Generating solutions to problems in a very personal way.
Original ideas, genuinely personal and unique solutions come from within—meaning from who you are, what you are, how you feel, what you like, how you think. At best, ideas in some way reflect who you are, your own unique way of seeing and solving a problem, interpreting a narrative, or simply providing a thoughtful visual to accompany a written piece.
We will explore what it is that you really want to do, what you really like to draw, paint, create. We’ll explore this through several varied assignments.
We will delve into this idea of solving problems by really taking it to a personal level. We will then distill those ideas, make sense out of them, make them direct and impactful—or perhaps, simply subtle and nuanced. But most importantly we will make them yours, personal.
Medium to advanced illustration skill level, but you should have some experience creating illustrations from start to finish.
Sketchbook and/or a pad of drawing or tracing paper for sketching, pencil, pens, eraser; materials you need for the final illustration—traditional or digital media are both acceptable.
Maximum number of participants: 12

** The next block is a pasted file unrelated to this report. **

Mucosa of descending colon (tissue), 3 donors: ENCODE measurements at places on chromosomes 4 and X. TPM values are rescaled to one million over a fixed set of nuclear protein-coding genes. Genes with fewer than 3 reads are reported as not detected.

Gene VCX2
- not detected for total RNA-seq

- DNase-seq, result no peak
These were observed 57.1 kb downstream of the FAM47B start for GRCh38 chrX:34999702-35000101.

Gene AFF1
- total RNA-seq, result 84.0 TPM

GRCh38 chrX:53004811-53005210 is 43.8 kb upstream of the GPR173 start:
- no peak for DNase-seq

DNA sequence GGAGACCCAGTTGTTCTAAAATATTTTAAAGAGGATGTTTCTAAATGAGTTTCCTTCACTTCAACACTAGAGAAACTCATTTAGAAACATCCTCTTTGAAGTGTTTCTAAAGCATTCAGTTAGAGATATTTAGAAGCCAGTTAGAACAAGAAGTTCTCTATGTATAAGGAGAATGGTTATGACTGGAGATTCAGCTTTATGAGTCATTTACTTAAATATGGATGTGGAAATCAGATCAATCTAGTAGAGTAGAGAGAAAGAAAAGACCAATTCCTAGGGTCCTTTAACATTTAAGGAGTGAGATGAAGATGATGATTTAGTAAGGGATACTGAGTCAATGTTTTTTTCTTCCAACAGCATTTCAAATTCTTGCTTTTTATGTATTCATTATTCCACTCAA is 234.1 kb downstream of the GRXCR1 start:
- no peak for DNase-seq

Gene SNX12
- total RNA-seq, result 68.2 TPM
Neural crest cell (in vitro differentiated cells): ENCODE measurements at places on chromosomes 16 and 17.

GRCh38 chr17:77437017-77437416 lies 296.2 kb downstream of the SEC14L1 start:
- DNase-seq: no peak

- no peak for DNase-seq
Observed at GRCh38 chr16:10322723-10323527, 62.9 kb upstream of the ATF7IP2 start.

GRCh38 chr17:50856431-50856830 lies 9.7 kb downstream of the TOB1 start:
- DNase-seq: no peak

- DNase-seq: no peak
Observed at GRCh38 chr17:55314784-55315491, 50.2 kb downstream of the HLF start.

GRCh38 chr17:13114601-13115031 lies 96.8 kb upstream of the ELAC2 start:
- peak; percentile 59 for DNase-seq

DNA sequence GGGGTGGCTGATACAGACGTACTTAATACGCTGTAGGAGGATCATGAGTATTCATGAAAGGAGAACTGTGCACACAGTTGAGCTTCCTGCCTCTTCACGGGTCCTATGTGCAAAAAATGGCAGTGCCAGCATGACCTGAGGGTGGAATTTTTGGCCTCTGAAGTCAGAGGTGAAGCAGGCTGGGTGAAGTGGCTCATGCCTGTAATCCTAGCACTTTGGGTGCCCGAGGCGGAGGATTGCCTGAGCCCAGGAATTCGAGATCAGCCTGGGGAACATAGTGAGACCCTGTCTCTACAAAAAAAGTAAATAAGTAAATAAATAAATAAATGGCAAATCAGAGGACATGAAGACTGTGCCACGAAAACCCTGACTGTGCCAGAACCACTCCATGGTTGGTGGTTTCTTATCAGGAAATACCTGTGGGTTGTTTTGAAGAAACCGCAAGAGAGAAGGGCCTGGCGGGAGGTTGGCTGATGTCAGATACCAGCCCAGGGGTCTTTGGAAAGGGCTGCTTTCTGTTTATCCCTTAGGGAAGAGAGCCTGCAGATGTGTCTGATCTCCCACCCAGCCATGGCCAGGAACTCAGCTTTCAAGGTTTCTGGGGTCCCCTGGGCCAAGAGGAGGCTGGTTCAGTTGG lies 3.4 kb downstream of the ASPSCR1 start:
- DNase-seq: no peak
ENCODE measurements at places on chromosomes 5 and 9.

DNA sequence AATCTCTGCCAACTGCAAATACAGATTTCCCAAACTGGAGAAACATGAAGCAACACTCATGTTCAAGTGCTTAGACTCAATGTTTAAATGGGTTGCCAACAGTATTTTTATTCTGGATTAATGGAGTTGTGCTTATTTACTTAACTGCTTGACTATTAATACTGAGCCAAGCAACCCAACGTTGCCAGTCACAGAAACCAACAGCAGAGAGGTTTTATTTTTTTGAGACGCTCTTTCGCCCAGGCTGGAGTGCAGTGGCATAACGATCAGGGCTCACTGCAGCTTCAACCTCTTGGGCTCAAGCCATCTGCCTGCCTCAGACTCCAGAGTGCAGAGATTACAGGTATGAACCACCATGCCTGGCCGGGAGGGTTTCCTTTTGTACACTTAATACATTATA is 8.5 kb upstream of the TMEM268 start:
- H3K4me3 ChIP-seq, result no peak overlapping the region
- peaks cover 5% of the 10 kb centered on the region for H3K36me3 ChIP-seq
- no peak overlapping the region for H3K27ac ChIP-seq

Minimum number of participants: 9*
Age limits: none
Course language: English
Early Bird: EUR 720,– (no longer available)
Regular: EUR 780,–
Ticket price includes:
Workshop fee (incl. taxes), soft drinks, coffee/tea, snacks during breaks
Need more info?
Drop us a line or give us a call:
T. +43 1 535 67 62
Harry Campbell lives and works in Baltimore, Maryland. His illustrations are recognizable for their precise line and thoughtful ideas. His work covers a myriad of subjects and sectors—from illustrating fast moving opinion pieces for world news outlets, to finding solutions for subjects in science and technology. Harry graduated from the Maryland Institute College of Art (MICA) and worked for several years in New York as a designer, employed by companies such as Warner Brothers and Nickelodeon. When he isn’t behind his screen he can be found rehabbing old houses or trekking through the mountains.
“There’s a feeling an artist gets, at least I do, that I can trace back
to when I was a child working on a drawing. The feeling of wanting to get back so badly to that piece you’re working on,
that feeling of excitement and satisfaction, discovery.
It’s not always there on every work, but you know it
when you feel it.“
– Harry Campbell